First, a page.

If an employee is found to be suffering from epilepsy, and has recurring seizures, Dr Mabuya advised immediate suspension from safety-critical work. An initial or isolated case of seizure, he pointed out, is not the same as epilepsy. In this case, the decision may be “fit for duty subject to review”, taking into account the opinion of a specialist in epilepsy and the nature of the subject’s work.
The sensitive issues of HIV and Aids were also covered in presentations, as these may affect ability to perform safety-critical work due to impairment of mental or other body function. In recent years, it should be noted, anti-retroviral therapy has had a significant impact on the prognosis and well-being of many patients.
Challenges in trying to regulate the impact of chronic diseases in the workplace include lack of disclosure by individuals, as well as insufficient guidance for doctors who may have inadequate appreciation of what a particular job entails. Shortcomings in the coordination of medical management systems by operators is another problem area as can be the failure of general practitioners or specialists to take potential risks to public safety into account. While the sudden collapse of (for instance) a driver from a heart attack is normally unpredictable, there is an important onus on the medical profession to act appropriately if there is a history of a heart condition.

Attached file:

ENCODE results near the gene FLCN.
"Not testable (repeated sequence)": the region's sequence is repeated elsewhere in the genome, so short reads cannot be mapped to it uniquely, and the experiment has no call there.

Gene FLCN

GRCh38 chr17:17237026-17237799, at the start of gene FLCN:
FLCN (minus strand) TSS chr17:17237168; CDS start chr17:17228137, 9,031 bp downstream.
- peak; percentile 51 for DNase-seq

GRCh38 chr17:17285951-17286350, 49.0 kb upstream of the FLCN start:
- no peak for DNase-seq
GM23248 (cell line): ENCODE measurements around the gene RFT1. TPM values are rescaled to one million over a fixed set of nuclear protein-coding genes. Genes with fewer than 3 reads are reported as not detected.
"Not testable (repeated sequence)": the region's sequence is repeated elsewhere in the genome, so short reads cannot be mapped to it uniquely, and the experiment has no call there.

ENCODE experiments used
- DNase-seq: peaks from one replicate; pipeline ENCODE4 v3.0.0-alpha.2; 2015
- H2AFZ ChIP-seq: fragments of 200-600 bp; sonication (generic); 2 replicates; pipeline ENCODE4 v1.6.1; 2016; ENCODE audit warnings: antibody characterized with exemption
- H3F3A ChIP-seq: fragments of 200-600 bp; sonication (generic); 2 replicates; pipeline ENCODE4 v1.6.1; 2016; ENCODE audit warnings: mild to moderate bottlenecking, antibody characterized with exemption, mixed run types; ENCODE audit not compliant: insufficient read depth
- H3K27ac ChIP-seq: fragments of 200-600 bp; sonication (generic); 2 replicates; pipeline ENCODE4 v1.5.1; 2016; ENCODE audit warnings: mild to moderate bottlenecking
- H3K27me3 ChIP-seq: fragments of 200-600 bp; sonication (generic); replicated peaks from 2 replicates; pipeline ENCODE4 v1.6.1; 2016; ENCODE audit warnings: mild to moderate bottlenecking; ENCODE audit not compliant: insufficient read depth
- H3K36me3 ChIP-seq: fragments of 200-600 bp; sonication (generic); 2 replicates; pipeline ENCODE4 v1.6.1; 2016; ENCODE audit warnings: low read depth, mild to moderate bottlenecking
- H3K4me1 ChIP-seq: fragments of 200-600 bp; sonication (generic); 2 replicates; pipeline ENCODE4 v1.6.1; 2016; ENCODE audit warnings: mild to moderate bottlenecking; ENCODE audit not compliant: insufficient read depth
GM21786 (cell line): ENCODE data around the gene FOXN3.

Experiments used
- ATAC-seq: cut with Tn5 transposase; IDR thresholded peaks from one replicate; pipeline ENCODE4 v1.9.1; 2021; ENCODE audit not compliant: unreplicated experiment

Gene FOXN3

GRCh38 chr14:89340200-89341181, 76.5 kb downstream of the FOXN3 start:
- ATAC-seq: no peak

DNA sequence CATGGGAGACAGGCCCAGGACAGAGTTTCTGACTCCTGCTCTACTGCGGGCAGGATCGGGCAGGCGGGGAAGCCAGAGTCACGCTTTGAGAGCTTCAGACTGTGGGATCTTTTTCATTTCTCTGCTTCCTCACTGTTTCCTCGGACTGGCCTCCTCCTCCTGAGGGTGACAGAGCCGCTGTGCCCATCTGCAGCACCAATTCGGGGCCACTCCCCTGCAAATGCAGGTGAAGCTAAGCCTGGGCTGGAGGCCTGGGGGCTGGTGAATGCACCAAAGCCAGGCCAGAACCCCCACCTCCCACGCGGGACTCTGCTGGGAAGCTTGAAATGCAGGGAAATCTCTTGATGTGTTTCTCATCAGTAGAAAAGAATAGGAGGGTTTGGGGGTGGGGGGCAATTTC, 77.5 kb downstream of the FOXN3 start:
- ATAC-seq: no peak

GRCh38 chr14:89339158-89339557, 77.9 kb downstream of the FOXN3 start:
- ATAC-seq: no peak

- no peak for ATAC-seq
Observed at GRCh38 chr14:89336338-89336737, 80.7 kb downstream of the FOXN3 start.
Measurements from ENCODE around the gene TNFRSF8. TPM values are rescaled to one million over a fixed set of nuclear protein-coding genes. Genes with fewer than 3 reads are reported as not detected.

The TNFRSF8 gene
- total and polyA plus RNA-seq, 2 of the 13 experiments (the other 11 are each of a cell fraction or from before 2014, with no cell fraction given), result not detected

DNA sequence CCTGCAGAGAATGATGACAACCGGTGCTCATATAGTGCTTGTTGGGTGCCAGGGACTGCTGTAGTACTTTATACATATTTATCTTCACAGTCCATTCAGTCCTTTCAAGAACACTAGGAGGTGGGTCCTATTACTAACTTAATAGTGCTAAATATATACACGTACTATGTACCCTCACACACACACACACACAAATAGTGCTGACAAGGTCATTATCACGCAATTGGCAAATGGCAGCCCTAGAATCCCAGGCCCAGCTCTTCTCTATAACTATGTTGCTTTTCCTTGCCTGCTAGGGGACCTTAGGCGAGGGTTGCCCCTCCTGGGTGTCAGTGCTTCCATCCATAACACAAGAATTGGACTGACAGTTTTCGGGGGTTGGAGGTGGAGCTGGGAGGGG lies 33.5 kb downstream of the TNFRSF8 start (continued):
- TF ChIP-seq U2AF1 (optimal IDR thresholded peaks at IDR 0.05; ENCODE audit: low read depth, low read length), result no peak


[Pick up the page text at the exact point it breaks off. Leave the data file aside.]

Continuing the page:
The South African government’s very considerable investment plans for the rail industry during the next 10-20 years in itself poses a substantial risk. Through application of its Project Life Cycle, the RSR should be involved in the design of all systems that require human interface. The organization’s future plans envisage standards and the application of techniques equivalent to those accepted as commonplace in the developed world. Devices such as automatic braking when a train passes a danger signal are examples of measures one should aim to introduce. Above all, the RSR wants to see commuters feel safe and comfortable at all times.
The annual state of safety report, detailing incidents and accidents during the financial year, was published on 27 March 2012.